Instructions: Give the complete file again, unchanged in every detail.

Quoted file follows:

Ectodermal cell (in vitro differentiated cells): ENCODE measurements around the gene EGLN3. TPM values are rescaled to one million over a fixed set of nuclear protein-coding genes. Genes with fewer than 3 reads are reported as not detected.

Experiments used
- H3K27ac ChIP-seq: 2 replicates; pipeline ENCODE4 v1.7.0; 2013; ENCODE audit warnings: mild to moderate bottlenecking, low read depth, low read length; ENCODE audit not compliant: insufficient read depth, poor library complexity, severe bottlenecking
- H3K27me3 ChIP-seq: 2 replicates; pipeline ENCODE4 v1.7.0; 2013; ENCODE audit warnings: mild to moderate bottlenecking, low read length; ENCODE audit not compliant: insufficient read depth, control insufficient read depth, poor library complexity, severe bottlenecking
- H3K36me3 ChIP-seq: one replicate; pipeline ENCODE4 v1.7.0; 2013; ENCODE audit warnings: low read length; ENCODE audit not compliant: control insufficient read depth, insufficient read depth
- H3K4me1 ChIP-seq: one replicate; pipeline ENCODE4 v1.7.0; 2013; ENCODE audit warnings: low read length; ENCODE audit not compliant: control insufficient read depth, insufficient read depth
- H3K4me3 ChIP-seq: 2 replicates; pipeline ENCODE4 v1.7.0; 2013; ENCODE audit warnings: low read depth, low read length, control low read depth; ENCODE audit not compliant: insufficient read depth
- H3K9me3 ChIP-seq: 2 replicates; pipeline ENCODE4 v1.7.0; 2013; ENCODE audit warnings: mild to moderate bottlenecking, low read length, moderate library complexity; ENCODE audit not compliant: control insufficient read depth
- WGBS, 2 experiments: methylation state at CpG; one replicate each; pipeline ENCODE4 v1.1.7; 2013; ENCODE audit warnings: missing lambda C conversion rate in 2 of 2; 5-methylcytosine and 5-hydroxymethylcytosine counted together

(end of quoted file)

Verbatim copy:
Ectodermal cell (in vitro differentiated cells): ENCODE measurements around the gene EGLN3. TPM values are rescaled to one million over a fixed set of nuclear protein-coding genes. Genes with fewer than 3 reads are reported as not detected.

Experiments used
- H3K27ac ChIP-seq: 2 replicates; pipeline ENCODE4 v1.7.0; 2013; ENCODE audit warnings: mild to moderate bottlenecking, low read depth, low read length; ENCODE audit not compliant: insufficient read depth, poor library complexity, severe bottlenecking
- H3K27me3 ChIP-seq: 2 replicates; pipeline ENCODE4 v1.7.0; 2013; ENCODE audit warnings: mild to moderate bottlenecking, low read length; ENCODE audit not compliant: insufficient read depth, control insufficient read depth, poor library complexity, severe bottlenecking
- H3K36me3 ChIP-seq: one replicate; pipeline ENCODE4 v1.7.0; 2013; ENCODE audit warnings: low read length; ENCODE audit not compliant: control insufficient read depth, insufficient read depth
- H3K4me1 ChIP-seq: one replicate; pipeline ENCODE4 v1.7.0; 2013; ENCODE audit warnings: low read length; ENCODE audit not compliant: control insufficient read depth, insufficient read depth
- H3K4me3 ChIP-seq: 2 replicates; pipeline ENCODE4 v1.7.0; 2013; ENCODE audit warnings: low read depth, low read length, control low read depth; ENCODE audit not compliant: insufficient read depth
- H3K9me3 ChIP-seq: 2 replicates; pipeline ENCODE4 v1.7.0; 2013; ENCODE audit warnings: mild to moderate bottlenecking, low read length, moderate library complexity; ENCODE audit not compliant: control insufficient read depth
- WGBS, 2 experiments: methylation state at CpG; one replicate each; pipeline ENCODE4 v1.1.7; 2013; ENCODE audit warnings: missing lambda C conversion rate in 2 of 2; 5-methylcytosine and 5-hydroxymethylcytosine counted together